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Title:Farm ponds of the eastern Great Plains: Key challenges and opportunities for conserving amphibians in these novel ecosystems
Author(s):Swartz, Timothy M.
Advisor(s):Miller, James R.
Contributor(s):Schooley, Robert; Phillips, Christopher
Department / Program:Natural Res & Env Sci
Discipline:Natural Res & Env Sciences
Degree Granting Institution:University of Illinois at Urbana-Champaign
Degree:M.S.
Genre:Thesis
Subject(s):farm ponds
novel ecosystems
amphibians
conservation
working landscapes
pondscapes
Abstract:Farm ponds are numerous in the agricultural landscapes of the Eastern Great Plains of the United States. These ponds are constructed to support a variety of functions, including erosion control, cattle grazing, and recreational fishing, but their role in supporting native biodiversity, including amphibians, remains poorly understood. In addition, it is unclear how farm ponds fit into existing frameworks of restoration and conservation. Despite their abundance, there are no large-scale initiatives in place to enhance the biodiversity value of farm ponds in the United States. Emerging frameworks like the novel ecosystems concept could provide a path forward for farm pond conservation, but the concept remains controversial and its applicability largely untested. Consequently, my goal was to address both the ecological and philosophical aspects of farm ponds as refuges for biodiversity in agricultural landscapes. First, I sought to identify the important biophysical components of amphibian breeding habitat in farm ponds and assess the species-specific effects of cattle and fish presence. I then used a chronosequence approach to determine whether pond renovation, which often occurs when ponds are 35 years old, threatens the development of amphibian habitat. I found that farm ponds support amphibian reproduction, but habitat use varied by species, underscoring the importance of species-specific approaches. In addition, pond renovation threatens the development of pH, pond slope, and emergent vegetation conditions predictive of amphibian breeding. Moving forward, it will be important to develop ecological and conceptual approaches to balance the agricultural and biodiversity values of these sites. By enabling us to explicitly acknowledge the anthropogenic nature of farm ponds without disregarding them as ‘degraded’, the novel ecosystems concept provides a framework for articulating the conservation value of these ecosystems.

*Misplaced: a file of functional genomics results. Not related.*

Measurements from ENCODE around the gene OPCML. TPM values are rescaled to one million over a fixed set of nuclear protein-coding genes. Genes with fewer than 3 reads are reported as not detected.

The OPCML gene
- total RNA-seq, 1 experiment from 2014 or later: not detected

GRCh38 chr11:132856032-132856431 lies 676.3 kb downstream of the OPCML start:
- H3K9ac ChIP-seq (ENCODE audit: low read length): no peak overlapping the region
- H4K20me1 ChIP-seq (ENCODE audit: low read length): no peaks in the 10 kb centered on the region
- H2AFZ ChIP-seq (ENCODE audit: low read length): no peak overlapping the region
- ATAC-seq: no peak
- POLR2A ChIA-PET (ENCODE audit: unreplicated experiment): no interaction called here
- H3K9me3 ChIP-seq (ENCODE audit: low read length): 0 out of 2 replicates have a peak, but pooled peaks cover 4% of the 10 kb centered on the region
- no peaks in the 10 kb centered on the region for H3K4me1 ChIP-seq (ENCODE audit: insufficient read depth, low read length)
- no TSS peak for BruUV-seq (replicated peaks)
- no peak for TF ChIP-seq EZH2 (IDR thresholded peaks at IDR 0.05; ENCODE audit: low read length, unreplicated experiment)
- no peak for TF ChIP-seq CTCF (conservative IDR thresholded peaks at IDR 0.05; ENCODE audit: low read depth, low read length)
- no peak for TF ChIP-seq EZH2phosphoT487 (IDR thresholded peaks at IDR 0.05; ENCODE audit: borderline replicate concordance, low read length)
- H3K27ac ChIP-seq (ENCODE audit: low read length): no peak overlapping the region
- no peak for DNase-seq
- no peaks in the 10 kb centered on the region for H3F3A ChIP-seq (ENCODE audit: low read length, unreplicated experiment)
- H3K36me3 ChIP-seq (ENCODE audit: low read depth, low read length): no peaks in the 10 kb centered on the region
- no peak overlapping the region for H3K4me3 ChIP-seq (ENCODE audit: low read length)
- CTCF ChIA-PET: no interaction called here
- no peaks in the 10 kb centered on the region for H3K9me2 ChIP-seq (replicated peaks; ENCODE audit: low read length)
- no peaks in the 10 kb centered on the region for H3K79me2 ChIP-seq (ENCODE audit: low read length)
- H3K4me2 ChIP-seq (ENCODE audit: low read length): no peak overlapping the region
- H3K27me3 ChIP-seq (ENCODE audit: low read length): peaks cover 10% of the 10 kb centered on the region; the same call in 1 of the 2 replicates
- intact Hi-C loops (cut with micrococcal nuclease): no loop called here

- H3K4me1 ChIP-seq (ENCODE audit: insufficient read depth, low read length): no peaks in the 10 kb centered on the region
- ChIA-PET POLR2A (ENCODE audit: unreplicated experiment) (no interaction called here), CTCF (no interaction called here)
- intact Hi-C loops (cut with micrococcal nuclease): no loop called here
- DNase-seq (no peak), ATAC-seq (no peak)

Issue Date:2018-07-10
Type:Text
URI:http://hdl.handle.net/2142/101803
Rights Information:Copyright 2018 Timothy Swartz
Date Available in IDEALS:2018-09-27
Date Deposited:2018-08


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